Hi, My wife Ruthe and I went to Pittsburgh for her 50th College reunion from 10/13 to 10/15. Friday was a free day for me so I decided to spend it exploring some old railroad haunts.
After checking out NS passing through Allegheny Commons Park West I moved on to a location where I shot Conrail almost 20 years ago; the Ohio Connecting Bridge from the north bank of the Ohio River. Unfortunately the four trains I saw here in a two hour period were headed for the south bank and I only managed a photo of one, an empty coal train.
After lunch I decided to explore Neville Island, a highly industrialized piece of land in the middle of the Ohio River. When I first went there almost 40 years ago there was great access and a number of industrial railroads to shoot. Today there is very little access, however, I did find a Pittsburgh and Ohio Central SW1500 (above and below) and
a CSX GP40-3.
I moved on to Sewickley where, after a short wait, I photographed a coke train passing the old station. At one time there were island platforms here.
My final stop was Leetsdale where there are still two traditional signal Bridges. Everything else has changed. The two grade crossings that were here are now closed and a highway over pass has been built. I hoped for an eastbound train but got two westbounds (above and below).
Hi, This post contains the remainder of the photos I have chosen from September 25.
We will begin at Skyline Trestle at the top of Mullan Pass. We tried to find the road to the track but were unsuccessful. Later we learned from Google Maps that the access road begins uphill from the trestle. Here the coal train we had spent most of the morning photographing caught up to us.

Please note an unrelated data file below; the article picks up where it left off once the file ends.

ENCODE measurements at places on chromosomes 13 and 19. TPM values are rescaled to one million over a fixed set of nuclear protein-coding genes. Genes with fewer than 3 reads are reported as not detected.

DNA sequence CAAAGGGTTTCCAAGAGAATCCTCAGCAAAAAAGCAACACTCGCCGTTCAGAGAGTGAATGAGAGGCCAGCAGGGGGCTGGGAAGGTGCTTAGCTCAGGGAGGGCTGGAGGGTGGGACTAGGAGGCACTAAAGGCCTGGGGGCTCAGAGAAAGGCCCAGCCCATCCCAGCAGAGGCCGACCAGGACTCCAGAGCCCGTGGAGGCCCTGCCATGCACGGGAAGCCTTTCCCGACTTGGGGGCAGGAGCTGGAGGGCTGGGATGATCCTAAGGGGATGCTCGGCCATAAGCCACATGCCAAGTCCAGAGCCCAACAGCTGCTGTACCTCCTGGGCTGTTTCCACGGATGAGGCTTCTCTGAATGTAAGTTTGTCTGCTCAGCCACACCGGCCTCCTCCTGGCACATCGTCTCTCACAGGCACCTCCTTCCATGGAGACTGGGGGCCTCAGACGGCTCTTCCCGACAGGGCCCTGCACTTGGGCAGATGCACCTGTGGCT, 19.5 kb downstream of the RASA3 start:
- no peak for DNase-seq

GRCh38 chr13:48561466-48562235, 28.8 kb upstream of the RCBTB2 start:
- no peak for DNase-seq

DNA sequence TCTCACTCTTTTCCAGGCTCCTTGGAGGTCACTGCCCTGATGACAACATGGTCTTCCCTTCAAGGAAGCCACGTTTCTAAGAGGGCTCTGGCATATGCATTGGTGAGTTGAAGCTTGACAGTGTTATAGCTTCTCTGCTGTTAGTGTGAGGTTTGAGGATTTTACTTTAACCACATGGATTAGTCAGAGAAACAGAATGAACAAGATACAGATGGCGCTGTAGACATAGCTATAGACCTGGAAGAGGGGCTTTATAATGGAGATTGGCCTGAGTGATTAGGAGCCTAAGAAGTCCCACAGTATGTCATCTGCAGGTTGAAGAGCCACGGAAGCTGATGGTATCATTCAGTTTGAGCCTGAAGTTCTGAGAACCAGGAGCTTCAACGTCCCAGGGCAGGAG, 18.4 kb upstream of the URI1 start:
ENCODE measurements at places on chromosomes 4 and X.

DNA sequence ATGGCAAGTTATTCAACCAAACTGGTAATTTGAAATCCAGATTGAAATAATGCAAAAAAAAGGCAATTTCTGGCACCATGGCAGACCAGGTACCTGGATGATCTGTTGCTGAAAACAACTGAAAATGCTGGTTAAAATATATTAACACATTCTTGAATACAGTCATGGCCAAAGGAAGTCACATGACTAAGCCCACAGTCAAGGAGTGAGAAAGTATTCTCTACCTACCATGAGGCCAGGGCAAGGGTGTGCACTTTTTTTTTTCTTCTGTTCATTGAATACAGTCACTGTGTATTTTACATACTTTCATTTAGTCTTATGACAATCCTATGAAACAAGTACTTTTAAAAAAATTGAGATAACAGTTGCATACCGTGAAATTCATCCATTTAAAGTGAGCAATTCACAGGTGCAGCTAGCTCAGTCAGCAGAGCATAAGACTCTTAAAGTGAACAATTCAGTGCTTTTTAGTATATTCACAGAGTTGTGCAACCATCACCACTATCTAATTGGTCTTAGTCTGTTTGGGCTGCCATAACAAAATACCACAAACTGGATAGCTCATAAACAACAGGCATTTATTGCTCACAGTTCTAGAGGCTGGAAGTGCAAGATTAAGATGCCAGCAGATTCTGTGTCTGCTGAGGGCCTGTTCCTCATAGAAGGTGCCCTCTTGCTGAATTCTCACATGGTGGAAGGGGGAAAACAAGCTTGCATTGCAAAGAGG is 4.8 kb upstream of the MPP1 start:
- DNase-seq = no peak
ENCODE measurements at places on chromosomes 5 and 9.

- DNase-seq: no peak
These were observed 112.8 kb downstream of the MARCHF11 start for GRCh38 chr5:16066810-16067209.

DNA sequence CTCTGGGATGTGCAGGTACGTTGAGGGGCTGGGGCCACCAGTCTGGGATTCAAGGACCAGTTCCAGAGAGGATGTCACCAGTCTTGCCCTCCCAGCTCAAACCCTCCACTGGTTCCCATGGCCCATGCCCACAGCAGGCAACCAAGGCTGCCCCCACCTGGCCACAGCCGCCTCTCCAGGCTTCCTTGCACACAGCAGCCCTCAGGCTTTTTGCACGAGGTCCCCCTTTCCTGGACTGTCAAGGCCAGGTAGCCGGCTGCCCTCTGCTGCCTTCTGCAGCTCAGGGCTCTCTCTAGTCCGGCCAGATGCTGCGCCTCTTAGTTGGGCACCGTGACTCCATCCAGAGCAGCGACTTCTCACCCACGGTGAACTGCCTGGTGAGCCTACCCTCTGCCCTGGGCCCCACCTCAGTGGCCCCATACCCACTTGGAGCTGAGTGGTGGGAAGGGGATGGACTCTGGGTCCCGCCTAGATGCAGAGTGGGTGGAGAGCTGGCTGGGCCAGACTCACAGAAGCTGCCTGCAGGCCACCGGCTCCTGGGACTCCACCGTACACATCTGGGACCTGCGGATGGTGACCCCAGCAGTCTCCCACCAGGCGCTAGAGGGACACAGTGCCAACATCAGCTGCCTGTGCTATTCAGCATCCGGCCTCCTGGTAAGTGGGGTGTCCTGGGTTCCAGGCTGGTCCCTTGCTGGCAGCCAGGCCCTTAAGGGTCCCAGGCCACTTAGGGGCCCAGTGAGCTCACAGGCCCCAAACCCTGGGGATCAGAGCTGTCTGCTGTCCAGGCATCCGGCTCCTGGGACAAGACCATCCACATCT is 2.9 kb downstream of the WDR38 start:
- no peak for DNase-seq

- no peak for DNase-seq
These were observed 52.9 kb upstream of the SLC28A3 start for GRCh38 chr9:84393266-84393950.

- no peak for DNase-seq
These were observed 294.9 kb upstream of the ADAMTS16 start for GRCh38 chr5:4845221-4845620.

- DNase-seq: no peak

It was easy to beat the coal train to Austin as it descended the pass (above and two below).
Later in the day we caught another grain train just west of Austin.
On our way back into Helena we ran into friend James House at a grade crossing. He was there with his two kids and some other fans waiting for BNSF train LAUBAR as it was due out of Helena with a matched set of three MRL SD40s on the point. After awhile we learned the train would be delayed until sundown so Steve and I joined one of the fans at the depot where the train was waiting for a crew (above and below).
All of the SD70ACes in helper service also were present (above and below)
We then followed the railfan east as the only regularly scheduled intermodal train on the MRL was enroute. At Louisville we spotted a local in the siding so we got some shots of it (above) and then set up for the intermodal train (three below).
After photographing the local splitting the signals as it departed Louisville we gave chase.
Next up was Winston where the local stopped and then slowly pulled into the siding
behind an empty grain train for a three way meet with a westbound loaded grainer.
Our final location for the day was at Bedford (above and three below).
Hi, Since this was a very busy day I have split the photos into two posts. This one will cover the area between Missoula, MT and Blossberg, MT; on the west slope of Mullan Pass. Note, to see larger photos please click on one of the photos.
About 18 miles east of Missoula we encountered an eastbound train of coal empties at Clinton, MT which we then chased catching it at
east of Nimrod along I-90,
east of Gold Creek, again off the shoulder of I-90 (above and two below) and
At Garrison the train of coal empties was held up following a slow moving grain train so we switched our attention to the grain train. We caught it twice at Avon (above and two below). My next post will cover some additional opportunities we had to photograph the coal empties.
At Blossberg, just west of the Mullan Pass Tunnel, a westbound double stack met a four unit eastbound helper set (above and below).